Sukkot, the Feast of Tabernacles, is an 8-day harvest festival that starts 4 days after Yom Kippur. At the beginning of the holiday, observers build a sukkah, an outdoor temporary structure, and celebrate by eating a meal in it.
Traditional foods are results of the fall harvest - fresh fruits and vegetables. Stuffed vegetables are common.
- Meat Stuffed Peppers - (Contains: egg)
- Millet-Herb Stuffing - Gluten and allergen free, this recipe could be used to stuff tomatoes, peppers, zucchini, or pumpkins for your Sukkot feast.
- Maple Chicken with Potatoes - Use olive oil in place of vegetable oil to make this recipe free of the big 8 allergens.
- Pumpkin Muffins - These kid-pleasing muffins are free of eggs, dairy, and nuts. (Contains:wheat)
- Pumpkin and Apple Soup - The flavors of fall meld in this harvest soup. May be modified to be either dairy or soy free.
Hanukkah, the Festival of Lights, is a winter holiday that celebrates the defeat of the Greek army by the Macabees. After reclaiming the temple in Jersulem, the Jews discovered there was only one day's worth of oil left to burn for a sacred fire. A mracle made the oil burn for 8 days and nights.
Hanukkah is one of the less important holidays in the Jewish calendar, but has gained popularity because of its proximity to Christmas.
Hanukkah is celebrated by lighting candles in a menorah each night for eight nights, giving small gifts, and playing dreidel games. Traditional Hanukkah foods are fried foods, eaten to symbolize the oil that continued to burn in the temple (and because they taste good!)
Some traditional Hanukkah foods that have been modified to be allergy-friendly include:
- Vegan Chanukah Doughnuts (Contains: wheat)
- Gluten-Free Donuts (contains dairy and egg)
- Allergy-Friendly Latkes -Â These crispy-on-the-outside, custardy-on-the-inside capture the traditional latke flavor and texture without dairy, soy, eggs, wheat or gluten.
- Cinnamon Applesauce - Pair this applesauce with your latkes. Recipe is free of the big 8 allergens.
- Beef Brisket - One of these recipes for beef brisket will suit your allergies and your taste buds.
- More Allergy-Friendly Hanukkah Favorites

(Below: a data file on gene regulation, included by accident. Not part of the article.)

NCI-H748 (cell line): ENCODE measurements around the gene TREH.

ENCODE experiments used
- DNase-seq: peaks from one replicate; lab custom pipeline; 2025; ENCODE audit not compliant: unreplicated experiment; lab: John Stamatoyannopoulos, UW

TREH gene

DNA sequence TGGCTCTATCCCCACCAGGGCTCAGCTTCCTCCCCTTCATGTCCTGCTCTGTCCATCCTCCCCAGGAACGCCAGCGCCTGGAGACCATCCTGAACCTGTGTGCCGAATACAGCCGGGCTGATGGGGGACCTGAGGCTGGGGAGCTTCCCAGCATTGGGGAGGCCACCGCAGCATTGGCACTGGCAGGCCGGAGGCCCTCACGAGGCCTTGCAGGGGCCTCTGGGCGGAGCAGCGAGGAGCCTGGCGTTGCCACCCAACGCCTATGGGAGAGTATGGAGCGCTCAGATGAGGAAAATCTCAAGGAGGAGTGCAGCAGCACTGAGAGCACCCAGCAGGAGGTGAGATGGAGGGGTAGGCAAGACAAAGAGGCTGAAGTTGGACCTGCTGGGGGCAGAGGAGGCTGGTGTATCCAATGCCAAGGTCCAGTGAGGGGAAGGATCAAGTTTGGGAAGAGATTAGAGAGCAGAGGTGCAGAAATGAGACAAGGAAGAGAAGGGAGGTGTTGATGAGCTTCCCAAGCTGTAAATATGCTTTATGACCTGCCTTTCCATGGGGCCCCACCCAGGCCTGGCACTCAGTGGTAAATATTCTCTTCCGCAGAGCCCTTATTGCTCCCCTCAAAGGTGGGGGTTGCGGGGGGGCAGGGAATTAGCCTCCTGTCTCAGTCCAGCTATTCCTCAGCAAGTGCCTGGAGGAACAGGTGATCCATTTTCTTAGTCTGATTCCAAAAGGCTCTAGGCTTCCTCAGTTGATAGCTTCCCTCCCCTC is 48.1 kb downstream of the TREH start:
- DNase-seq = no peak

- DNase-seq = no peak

Purim celebrates the biblical book of Ester, and is celebrated in February or March. The holiday is celebrated by reading the Ester story, dressing up in costume, charitable giving, and eating a festive meal. Many people chose to eat a vegetarian meal, because Ester kept a vegetarian diet while living in the king's palace.
Jewish law requires the sending of Mishloach Manot, gift baskets of food, on Purim. The baskets should contain at least two different foods, and are traditionally filled with nuts, dried fruits, wine, and special jam-filled cookies called hamantaschen.
An allergy-friendly gift basket could include:
- Dairy-Free Hamantaschen or Gluten-Free Hamantaschen cookies. Alternatively, use my egg-free sugar cookie recipe for the dough and follow the directions to fill and shape the cookies.
- Pumpkin Seeds - Pumpkin seeds are safe for most people with nut allergies.
- Dried Fruits - Dried apples, cherries, apricots, or other special fruits.
- Caramel Popcorn - A simple recipe free of major allergens.
- Chocolate Chewies - Flourless, and therefore wheat-free cookies, (Contains: egg, nuts)
- Wine or other alcohol - Be aware of potential allergens.
- Homemade salads such as Gluten-Free Pasta Salad
- Homemade sauces, such as Dairy-Free Pesto
Passover is a spring holiday that celebrates the escape of the Jews from Egypt, as told in the biblical story of Exodus. The celebration lasts eight days, and involves special dietary restrictions and a ritual meal of symbolic foods called a Seder.
Because levaning is forbidden during Passover, special foods are manufactured around the time of the holiday. For people allergic to wheat, or who have celiac disease, Passover can be a shopping bonanza, because special "Non-Gebrokts" or Gluten-Free foods are sold for the holiday that are not available at other times of year.
- Allergy-Friendly Seder Plate - Tips for substitutions for traditional elements of the seder plate.
- Gluten-Free Seder Plate - Make your own gluten-free matzoh, and fill your seder plate without wheat.
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